West Ham manager Sam Allardyce accused the officials of taking victory away from his players as they drew 2-2 with Manchester United.
The Hammers had led twice through Ricardo Vaz Te and Mohamed Diame when Robin van Persie got United level for a second time, with replays suggesting the Holland striker was offside.
The decision angered Allardyce, who said a "famous victory'' had been taken away from his men.
"The team has played the best they can play and they have scored one of the best goals of the season and the assistant referee takes it away from you,'' he told Sky Sports 2. "It's a bit difficult to take, that's their job, it's their job to give the offside decisions that appear in front of them. This is a blatant one, this is not a position he should or shouldn't be in. He can see Van Persie is two yards offside, he should put his flag up, he doesn't.''
Allardyce, whose men look set for another season in the top flight on 39 points, added: "Andy Carroll has a shot two minutes in and his flag went straight up so I don't know what's going on. This has taken a famous victory away from us today. To draw this game by a default goal from Manchester United is difficult to swallow.
"A fantastic performance by the team - they get rubbished for some of the football they play and that's a disgrace as well. They (officials) shouldn't make those mistakes. If we (players) make those mistakes they're out, dropped and they're blatant. If you make big decisions and don't get them right you're out of the team. It was an offside goal and it shouldn't have been given.''
The goal was one of a number of talking points on the night, with England striker Andy Carroll describing his altercation with international team-mate Wayne Rooney as "friendly banter''.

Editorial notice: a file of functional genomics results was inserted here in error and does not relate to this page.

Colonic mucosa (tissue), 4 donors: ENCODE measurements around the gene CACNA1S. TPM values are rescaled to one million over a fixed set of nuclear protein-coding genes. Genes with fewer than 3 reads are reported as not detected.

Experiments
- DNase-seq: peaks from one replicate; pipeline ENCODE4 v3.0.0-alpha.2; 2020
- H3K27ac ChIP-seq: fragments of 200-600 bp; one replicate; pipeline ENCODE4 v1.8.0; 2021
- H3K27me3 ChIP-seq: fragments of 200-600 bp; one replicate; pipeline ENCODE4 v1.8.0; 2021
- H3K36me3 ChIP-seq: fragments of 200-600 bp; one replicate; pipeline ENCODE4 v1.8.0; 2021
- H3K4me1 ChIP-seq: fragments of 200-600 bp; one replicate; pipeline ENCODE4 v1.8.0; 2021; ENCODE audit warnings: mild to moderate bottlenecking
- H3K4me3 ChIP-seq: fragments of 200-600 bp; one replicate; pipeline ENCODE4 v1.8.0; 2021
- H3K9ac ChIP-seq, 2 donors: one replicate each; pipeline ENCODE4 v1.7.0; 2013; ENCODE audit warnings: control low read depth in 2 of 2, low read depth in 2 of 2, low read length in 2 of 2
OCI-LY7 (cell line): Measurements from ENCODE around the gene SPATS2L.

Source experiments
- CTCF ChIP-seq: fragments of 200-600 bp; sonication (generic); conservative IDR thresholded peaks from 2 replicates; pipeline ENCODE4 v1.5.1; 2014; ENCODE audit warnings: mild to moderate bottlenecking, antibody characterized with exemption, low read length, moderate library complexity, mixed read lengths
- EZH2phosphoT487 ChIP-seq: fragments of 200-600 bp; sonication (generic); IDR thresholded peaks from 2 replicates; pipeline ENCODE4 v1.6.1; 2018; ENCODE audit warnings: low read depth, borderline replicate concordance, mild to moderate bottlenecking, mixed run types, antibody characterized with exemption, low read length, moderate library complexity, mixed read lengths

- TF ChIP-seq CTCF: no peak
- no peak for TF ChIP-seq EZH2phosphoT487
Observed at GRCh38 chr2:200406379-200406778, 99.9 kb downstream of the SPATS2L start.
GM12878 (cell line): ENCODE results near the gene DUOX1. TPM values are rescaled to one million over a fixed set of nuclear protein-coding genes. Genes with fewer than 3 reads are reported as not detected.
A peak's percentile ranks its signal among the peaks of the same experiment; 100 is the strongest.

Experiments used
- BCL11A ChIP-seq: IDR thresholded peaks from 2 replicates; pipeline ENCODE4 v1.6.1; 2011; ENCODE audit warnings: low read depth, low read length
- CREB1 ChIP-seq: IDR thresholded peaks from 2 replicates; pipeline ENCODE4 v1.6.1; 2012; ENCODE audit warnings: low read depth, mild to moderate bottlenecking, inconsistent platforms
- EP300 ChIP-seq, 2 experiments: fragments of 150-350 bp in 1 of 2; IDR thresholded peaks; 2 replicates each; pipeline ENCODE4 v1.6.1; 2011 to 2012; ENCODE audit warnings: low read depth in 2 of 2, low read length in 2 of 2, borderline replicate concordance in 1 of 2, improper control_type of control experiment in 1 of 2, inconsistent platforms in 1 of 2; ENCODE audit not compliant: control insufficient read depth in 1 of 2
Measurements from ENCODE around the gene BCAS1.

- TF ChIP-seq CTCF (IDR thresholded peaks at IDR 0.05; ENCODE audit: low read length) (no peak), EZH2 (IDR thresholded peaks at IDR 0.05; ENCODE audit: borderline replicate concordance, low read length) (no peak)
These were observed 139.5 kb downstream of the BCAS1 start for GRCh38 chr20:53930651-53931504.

Carroll's performance stole the show, with the all-action frontman involved in a number of incidents.
One set-to with Rooney was highlighted, as was his clattering into David De Gea from a corner. He was booked for a challenge on the Spanish keeper in the second half and was involved in a number of discussions with United captain Nemanja Vidic about his use of the elbow.
But Carroll said: "It was great, a tough battle, I enjoyed every minute and getting stuck in, getting a few elbows and giving a few. It's all part of the game.''
On his clash with Rooney he added: "It was a bit of friendly banter with me and Wazza,'' before saying abou De Gea: "I went for the ball. I was running straight in and couldn't stop at that moment.''
Carroll has become a terrace favourite in east London and the home fans made it clear they want the striker to stay when his loan from Liverpool expires.
"I've loved every minute and the lads have been excellent,'' he said. "We will have to wait and see what happens.''
Manchester United boss Sir Alex Ferguson made his views on Carroll's challenge plain and suggested the officials' decision-making had not helped his team.
Asked for his opinion on the incident that sent De Gea tumbling to the floor, he told Sky Sports 2: "I think it's obvious, I don't think we need to dwell on that, it's an obvious red card but the referee has seen it differently. We know how they play, the ball is in the air most of the time.
"You've got to defend those things and they're very, very aggressive so you hope there's a strong referee. I'm not so sure we got that tonight.''
Despite those misgivings, Ferguson was proud of his players' resolve and declared it the performance of "champions''.
United are 13 points clear of rivals Manchester City, who have six games to play to the Red Devils' five.
"We had to stand up to a lot, we went down twice but we kept going. We played like champions tonight,'' he said. "It was magnificent in terms of determination and courage to play. It's one more game away... that's five left - three at home and three away. We're determined to win, we don't like losing and they showed that tonight again.''
Information from the Press Association was used in this report